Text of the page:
If you curious about what a flapbook is like, especially a medical flapbook, I suggest visiting Duke Library’s website here and watching the video demonstration of the complex layers hidden beneath the ‘cut-ups’ and ‘cut-outs,’ not unlike the kind one finds in children’s books. Such a complexity of layers involve careful scaling and measurements based on observations of multiple drawings representing the different systems that one might find in an ‘average’ body (the muscular, the skeletal, the digestive organs, the reproductive systems etc), and then a superimposition of each of these systems within an as accurate a representation as one is able to observe. Such inclination towards the production of 3-D learning and the demonstration of printed texts was just part of a larger fascination with the building of models that were meant to represent the early modern Philosophy of Life. By the time the 18th century rolled around, one could already find metallic representations of automatons and clockwork dolls that were realization of some of the same models found in the anatomical flapbooks.

Since many of the famous medical schools of the Renaissance and early modern period were based in Italy, much of the provenance of these texts originated in Italy. As the language of the educated class was Latin, anyone who entered medical school would come with a ready command of the language. The flapbook was premised on the idea of using multiple layers of stiff paper where, for example, one may then draw the entire system, inside out, to show the multiple gestational phases of the embryo, or more simply, to show what a heart may look like. This is not unlike the traditional use of transparent slides whereby each slide would represent a specific system, except that, in the case of a flapbook, the diagrams are moveable. One of the most famous versions of this is Andrea Vesalii’s Epitome Anatomica (also known as De humani corporis fabrica librorum epitome).3 The artistic mastery in its production was unsurpassed in its time, and it probably would have cost as much to own one back then as it would today.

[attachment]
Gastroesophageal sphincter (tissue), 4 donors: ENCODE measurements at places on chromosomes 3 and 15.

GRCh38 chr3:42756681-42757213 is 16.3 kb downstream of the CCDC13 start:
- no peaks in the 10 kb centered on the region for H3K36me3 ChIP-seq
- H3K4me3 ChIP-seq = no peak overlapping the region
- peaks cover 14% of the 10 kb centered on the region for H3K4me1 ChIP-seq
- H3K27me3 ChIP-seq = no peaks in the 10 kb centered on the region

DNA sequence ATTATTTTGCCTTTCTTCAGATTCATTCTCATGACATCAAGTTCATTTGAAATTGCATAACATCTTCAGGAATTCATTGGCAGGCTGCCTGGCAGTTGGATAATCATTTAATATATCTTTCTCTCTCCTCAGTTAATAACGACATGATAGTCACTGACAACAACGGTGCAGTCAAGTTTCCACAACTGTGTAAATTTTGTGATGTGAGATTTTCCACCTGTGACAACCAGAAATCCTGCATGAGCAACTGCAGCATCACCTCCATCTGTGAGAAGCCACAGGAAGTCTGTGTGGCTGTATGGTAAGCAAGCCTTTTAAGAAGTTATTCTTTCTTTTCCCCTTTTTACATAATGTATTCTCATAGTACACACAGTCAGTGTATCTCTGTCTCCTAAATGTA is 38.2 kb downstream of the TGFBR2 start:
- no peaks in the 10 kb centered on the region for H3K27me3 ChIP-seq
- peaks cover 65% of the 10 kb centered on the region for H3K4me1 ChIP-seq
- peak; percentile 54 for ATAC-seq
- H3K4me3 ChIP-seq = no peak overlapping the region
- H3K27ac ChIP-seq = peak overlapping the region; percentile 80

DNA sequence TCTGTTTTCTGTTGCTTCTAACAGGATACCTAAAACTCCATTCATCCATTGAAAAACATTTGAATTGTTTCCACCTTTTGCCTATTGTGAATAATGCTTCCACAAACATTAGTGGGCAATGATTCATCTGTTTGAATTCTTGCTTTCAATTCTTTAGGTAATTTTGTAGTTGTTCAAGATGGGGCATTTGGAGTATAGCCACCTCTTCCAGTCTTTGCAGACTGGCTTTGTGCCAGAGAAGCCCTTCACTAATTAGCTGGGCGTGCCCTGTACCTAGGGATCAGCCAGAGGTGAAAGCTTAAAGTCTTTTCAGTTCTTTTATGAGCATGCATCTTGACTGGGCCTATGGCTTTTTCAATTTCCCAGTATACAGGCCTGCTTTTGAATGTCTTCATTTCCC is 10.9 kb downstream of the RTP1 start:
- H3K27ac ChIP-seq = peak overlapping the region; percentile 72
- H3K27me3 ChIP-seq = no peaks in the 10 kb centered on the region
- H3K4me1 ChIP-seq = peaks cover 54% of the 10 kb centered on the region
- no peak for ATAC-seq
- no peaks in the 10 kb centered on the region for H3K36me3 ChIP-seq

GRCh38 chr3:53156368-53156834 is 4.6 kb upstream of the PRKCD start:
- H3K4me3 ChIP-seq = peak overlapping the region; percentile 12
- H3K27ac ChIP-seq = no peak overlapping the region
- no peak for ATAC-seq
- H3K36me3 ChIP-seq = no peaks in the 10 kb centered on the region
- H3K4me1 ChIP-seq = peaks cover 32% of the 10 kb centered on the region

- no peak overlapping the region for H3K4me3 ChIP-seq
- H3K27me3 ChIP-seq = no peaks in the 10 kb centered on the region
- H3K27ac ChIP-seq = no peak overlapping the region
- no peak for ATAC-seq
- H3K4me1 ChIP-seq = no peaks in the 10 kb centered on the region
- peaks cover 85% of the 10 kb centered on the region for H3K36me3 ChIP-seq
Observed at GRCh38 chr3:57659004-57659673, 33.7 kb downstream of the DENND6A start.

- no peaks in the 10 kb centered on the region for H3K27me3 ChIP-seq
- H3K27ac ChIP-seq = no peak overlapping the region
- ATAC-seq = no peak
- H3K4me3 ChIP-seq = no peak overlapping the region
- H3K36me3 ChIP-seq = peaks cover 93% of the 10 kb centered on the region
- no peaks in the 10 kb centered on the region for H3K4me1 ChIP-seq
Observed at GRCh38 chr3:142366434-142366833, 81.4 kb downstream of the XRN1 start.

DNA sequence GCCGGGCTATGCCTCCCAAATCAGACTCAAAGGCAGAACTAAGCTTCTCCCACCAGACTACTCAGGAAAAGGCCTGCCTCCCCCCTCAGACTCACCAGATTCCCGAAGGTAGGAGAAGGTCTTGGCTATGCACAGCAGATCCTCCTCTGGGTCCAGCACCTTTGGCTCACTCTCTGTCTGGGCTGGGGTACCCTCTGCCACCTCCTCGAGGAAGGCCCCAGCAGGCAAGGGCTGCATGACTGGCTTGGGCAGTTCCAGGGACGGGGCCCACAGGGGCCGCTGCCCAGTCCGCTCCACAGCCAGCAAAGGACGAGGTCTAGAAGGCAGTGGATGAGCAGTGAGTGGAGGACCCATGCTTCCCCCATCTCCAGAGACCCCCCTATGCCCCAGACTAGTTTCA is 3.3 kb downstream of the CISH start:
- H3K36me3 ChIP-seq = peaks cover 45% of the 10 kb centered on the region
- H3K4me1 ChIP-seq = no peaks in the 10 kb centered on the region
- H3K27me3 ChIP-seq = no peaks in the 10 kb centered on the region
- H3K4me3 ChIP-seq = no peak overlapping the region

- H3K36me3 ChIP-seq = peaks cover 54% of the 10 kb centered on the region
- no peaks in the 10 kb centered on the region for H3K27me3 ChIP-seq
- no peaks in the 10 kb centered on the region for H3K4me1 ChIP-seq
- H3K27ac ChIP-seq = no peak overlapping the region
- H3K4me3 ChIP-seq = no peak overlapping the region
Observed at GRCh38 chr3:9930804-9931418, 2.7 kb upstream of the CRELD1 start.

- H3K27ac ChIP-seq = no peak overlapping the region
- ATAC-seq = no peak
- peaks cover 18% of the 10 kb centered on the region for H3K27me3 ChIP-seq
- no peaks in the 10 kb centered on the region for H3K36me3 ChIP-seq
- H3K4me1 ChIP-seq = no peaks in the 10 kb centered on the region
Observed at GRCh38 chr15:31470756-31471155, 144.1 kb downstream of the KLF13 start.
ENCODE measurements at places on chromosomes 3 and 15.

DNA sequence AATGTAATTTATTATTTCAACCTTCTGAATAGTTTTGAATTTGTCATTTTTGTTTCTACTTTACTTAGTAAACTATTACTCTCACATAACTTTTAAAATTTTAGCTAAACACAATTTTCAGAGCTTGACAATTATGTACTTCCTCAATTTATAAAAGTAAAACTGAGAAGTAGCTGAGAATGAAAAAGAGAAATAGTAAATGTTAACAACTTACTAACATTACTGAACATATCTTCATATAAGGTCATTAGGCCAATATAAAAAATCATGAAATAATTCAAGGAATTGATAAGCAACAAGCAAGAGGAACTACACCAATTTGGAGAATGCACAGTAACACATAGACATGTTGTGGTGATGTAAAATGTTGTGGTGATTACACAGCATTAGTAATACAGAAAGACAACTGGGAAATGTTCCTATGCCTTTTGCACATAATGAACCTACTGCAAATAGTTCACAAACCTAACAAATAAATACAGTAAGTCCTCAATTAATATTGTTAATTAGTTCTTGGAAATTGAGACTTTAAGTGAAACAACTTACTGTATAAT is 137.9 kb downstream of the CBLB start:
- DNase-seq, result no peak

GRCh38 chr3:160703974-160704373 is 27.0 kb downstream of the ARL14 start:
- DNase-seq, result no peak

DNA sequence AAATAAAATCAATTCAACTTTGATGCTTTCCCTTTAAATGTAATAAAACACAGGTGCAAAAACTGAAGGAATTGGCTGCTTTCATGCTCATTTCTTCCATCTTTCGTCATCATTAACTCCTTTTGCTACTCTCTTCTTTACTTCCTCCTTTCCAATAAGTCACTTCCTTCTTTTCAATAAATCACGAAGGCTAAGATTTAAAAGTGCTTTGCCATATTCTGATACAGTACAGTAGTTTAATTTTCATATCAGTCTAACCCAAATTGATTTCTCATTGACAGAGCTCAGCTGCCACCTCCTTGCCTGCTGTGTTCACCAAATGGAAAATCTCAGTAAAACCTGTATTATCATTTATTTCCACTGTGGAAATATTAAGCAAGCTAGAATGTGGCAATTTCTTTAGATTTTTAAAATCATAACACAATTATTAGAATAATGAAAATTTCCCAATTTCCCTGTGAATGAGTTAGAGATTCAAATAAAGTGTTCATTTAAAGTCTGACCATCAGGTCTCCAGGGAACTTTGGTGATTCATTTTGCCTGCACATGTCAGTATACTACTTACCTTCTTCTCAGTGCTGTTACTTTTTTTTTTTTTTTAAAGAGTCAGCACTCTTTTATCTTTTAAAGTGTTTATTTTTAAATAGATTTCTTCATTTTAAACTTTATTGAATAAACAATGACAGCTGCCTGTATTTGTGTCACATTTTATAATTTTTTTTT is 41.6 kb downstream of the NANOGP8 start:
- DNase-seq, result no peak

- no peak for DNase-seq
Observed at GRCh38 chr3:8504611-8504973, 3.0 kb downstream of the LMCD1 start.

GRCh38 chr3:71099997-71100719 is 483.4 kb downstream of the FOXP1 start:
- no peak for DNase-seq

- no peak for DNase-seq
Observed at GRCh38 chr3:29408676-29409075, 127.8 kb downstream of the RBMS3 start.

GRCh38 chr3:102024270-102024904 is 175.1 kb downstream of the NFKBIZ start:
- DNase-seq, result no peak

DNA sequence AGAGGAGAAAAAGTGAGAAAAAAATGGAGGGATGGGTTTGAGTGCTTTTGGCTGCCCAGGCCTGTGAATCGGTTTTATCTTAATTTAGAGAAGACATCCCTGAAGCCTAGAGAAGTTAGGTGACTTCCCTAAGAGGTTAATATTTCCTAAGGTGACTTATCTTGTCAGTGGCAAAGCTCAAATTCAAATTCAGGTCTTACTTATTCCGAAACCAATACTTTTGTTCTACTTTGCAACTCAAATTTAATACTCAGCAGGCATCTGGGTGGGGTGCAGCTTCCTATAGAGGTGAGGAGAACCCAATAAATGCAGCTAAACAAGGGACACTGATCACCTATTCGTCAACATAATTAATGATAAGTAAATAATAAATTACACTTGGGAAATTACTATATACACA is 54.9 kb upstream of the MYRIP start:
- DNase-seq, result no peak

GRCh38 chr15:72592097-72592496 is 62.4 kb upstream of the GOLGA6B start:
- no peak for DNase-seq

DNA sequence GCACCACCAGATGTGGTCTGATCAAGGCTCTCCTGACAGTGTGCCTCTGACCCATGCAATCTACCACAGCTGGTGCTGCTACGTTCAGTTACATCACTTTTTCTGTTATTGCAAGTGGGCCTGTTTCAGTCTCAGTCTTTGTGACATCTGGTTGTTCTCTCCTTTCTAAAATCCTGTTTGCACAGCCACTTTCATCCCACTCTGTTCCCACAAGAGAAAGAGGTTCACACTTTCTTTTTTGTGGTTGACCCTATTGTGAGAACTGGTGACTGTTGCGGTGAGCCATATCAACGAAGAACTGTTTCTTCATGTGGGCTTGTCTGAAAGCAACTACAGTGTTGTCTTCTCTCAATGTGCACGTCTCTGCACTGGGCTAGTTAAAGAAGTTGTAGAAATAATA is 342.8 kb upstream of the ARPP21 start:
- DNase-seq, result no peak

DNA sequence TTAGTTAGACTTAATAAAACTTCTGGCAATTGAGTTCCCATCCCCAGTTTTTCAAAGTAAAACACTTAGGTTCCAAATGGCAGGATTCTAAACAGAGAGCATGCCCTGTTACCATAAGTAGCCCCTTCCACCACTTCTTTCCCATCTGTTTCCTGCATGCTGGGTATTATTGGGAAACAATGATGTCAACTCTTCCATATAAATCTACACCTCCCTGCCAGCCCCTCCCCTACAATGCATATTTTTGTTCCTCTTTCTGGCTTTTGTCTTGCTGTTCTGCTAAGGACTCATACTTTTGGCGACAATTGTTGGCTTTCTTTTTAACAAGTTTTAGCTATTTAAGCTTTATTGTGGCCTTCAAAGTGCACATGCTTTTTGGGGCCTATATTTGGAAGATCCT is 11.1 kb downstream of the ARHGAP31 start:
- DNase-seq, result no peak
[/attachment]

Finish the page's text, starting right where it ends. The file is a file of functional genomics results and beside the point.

Even today, and despite all the animation and visuals produced digitally that are readily available from its databank, CERN and the ATLAS experiment has decided that the production of a pop-up book would further their outreach. Hence, one such book was published in 2010.4

Sketching Nature

The anatomical flapbooks are merely part of a constellation of the preoccupation in representing nature through printed matter, and other objects. If the Renaissance and the first half of the 17th century saw a certain level of anthropocentrism, there was also a growing interest in how other organic, and also inorganic, matter would connect to the biosphere of the human. As mentioned, there had been a growing interest with the representation of the mechanical world, and as explorations and colonial expansions began to take place from the 18th century onwards, Europe, and later North America, became exposed to a range of exotic curios outside their usual purview. At the same time, the opening up of international trade in that period also enabled new objects to be created to cater to the demands of its foreign trade partner, which led to the production of many new articles such as highly ornamented time-telling devices that were also an outcome of control in trying to make sense of nature’s interactions.5

As natural history developed through the eighteenth century and nineteenth century via the work of increasingly ‘professional’ explorers such as Charles Darwin and Alfred Russell Wallace, the scientific illustrations produced were no longer rough sketches accompanying the notes, but rather, full-blown drawings of professional métier. In fact, I would like to talk a little about the diagramming of nature as a form of bio-geo-historiography that also functions as a colonial observation and critique of the other, through Wallace’s work in The Malay Archipelago. The publication contains drawings made by Wallace himself, who is no mean artist, with his attentive descriptions of the region and vegetation of the place he visited. As a natural historian, he went beyond the usual description of nature with acute, and politically astute, description of the lands, peoples and animal forms he came into contact with, even if his language is not entirely unencumbered by colonial politics6.

What I find interesting about the sketches accompanying his writings were attempts to provide as faithful as possible a rendering of the ‘alien’ observations. At the same time, one may find, rather obviously, that the more distant the entities described were from the milieu of the humans, the more accurate were the sketches rendered. As a Malaysian, I would argue that the drawing of a Dayak youth produced by Wallace bore no actual resemblance to the Dayaks, natives of Malaysia, in terms of the facial structure. Of course, one might argue that this is subjective, or that Wallace had a repertoire of life-drawing techniques to draw from, and this rendition was probably based on his personal impression of what the ‘natives’ should look like, with the injection of certain Europeanized ideals.